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I have a friend with a Subaru EJ257 engine which was recently rebuilt, and unfortunately, the mechanic and the tuner are different, so there are some fingerpointing at every step of the story.
The car has a Pectel ECU and the tuner recently did a quick checkup and says there is a problem with cyl#3 and the mechanic needs to fix it. He doesn't say what the problem is, but he bases his statement on the knock monitoring of the ECU. More precisely the frequency of the knock sensor signal at idle for all the cylinders. You can see a screenshot of the realtime monitor from the ECU and as you can see cyl#3 has a little higher frequency signal then the other three cylinders.
Now, me personally never saw a knock sensor signal used like that, but the mechanic, who is also a friend of mine is in trouble and has not much clue what to look for. He did a leakdown test of the engine to start with, and that was obviously perfect as the car just completed its first 500ish miles to break in.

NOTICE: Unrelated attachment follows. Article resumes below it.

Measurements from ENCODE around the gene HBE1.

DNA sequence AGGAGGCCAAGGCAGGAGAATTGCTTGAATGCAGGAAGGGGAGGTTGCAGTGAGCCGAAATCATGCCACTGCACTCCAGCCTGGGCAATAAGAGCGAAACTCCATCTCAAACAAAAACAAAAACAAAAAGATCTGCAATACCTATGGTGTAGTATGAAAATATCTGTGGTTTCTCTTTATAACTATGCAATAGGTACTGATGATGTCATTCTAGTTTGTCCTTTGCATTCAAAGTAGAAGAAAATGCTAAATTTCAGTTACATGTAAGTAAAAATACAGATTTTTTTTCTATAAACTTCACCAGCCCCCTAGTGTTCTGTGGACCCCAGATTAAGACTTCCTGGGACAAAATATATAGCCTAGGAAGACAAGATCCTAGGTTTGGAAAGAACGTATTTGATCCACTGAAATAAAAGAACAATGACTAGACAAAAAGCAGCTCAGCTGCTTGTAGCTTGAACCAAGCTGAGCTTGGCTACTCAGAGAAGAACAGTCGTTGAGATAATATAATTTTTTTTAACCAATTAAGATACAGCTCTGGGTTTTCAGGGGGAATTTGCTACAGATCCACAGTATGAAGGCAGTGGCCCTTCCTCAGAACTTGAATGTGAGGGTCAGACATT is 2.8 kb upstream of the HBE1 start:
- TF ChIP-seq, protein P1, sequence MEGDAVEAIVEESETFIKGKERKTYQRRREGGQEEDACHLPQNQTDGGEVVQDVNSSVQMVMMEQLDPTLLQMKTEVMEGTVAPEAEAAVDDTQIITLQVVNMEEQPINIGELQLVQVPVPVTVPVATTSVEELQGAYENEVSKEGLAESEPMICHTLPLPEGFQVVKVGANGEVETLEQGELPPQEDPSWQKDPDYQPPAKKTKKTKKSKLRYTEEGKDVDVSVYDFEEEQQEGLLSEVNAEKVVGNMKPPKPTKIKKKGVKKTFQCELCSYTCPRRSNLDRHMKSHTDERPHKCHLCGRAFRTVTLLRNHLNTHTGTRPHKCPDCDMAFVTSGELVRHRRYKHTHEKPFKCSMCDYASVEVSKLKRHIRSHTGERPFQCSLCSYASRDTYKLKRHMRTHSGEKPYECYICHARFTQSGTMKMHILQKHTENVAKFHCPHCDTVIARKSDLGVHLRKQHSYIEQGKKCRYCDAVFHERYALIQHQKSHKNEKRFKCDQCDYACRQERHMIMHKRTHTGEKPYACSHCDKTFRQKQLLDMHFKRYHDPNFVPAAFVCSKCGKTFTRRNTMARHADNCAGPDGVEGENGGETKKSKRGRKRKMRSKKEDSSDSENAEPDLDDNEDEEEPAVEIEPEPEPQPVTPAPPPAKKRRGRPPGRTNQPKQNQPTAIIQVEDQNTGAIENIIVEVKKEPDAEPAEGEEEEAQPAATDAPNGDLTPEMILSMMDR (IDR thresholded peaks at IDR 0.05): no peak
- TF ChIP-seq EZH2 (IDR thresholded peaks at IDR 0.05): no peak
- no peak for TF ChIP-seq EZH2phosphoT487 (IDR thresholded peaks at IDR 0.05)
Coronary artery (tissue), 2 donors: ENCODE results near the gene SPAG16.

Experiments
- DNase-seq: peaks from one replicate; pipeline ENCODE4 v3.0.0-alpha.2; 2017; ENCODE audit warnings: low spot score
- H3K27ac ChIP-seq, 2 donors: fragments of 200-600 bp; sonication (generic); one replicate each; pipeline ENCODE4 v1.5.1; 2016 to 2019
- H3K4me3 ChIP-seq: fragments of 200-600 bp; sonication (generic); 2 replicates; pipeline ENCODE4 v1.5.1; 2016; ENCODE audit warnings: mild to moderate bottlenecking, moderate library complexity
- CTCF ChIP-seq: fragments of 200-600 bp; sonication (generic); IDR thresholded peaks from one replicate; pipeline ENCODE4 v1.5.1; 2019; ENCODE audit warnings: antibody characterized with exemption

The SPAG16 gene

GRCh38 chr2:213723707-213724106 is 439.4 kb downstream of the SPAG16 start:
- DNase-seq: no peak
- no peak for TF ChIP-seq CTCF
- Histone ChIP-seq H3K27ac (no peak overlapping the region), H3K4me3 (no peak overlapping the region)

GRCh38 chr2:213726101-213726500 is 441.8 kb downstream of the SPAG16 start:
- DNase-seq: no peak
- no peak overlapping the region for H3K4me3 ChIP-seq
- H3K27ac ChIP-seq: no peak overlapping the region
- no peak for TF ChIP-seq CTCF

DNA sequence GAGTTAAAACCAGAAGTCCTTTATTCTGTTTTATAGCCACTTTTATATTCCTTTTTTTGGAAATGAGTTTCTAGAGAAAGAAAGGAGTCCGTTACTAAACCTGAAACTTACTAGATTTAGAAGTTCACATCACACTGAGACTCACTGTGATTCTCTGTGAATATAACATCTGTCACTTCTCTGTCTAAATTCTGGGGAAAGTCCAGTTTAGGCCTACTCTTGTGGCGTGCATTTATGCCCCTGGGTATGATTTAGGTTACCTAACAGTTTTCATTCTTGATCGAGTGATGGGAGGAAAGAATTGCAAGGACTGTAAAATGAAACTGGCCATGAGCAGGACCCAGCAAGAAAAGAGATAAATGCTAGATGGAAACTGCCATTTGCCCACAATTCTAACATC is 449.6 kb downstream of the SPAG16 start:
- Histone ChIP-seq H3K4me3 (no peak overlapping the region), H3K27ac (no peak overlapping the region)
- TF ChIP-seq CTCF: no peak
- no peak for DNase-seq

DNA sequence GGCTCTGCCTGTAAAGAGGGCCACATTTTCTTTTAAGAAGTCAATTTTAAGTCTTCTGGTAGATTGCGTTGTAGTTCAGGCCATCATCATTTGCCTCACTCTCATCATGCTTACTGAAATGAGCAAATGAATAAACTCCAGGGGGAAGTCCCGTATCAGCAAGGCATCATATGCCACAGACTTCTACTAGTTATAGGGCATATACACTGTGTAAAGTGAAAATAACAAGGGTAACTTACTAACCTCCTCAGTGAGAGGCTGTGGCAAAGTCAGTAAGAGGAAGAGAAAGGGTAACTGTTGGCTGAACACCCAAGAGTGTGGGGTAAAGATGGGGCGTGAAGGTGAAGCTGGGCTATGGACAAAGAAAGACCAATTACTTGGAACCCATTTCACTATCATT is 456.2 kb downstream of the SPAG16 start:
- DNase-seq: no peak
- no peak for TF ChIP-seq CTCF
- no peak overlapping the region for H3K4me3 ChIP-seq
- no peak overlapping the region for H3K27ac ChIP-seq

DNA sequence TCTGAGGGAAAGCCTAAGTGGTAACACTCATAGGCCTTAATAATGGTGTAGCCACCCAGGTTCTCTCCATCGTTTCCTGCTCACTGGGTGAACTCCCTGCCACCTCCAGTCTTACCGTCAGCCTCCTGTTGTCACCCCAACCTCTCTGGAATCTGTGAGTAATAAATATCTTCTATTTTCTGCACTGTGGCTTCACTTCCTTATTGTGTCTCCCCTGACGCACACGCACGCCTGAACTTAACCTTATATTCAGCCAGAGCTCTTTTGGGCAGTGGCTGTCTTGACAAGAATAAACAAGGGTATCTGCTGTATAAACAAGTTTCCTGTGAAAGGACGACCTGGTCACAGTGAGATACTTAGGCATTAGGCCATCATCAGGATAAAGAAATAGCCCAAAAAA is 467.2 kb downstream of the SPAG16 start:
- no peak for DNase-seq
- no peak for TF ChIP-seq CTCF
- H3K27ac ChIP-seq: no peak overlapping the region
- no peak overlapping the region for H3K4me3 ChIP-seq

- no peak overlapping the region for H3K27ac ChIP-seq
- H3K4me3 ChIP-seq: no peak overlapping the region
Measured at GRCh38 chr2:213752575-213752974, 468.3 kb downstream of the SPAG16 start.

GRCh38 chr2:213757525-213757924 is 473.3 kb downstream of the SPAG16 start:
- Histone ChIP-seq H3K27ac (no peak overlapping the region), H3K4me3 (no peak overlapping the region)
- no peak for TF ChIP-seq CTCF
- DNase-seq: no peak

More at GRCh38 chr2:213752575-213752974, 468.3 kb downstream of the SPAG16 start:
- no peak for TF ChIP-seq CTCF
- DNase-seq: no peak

Do you have any idea/suggestion on what the suspected problem can be or what to check? Or how the knock sensor signal frequency is impacted by any potential problem?
Signals of the sensor will differ on each cylinder depending on its mounting position, the closer to a cylinder the higher the amplitude.
Personally, I would not use the idle noise level, as described in your scenario, to diagnose a mechanical problem. IF number 3 cylinder in fact did have a piston rocking / bearing problem, it would be severe and one would hear it clearly by listening by ear, it would mean that there is severest damage.
If the motor is mechanically sound (as it seems to be in your case), proceed with harmonizing all signal levels by adjusting the gain values for all cylinders during a ramp run with ignition timing set to a value known to not cause detonation. This way the knock control system will show the normal mechanical noise and the knock warning threshold will be set slightly above that.
If a ramp run cannot be done at this point in time, I suggest to record the base noise level by free revving the motor to get some idea of the normal noise pattern until you get the opportunity to do a ramp run on the dyno or whilst driving on the road.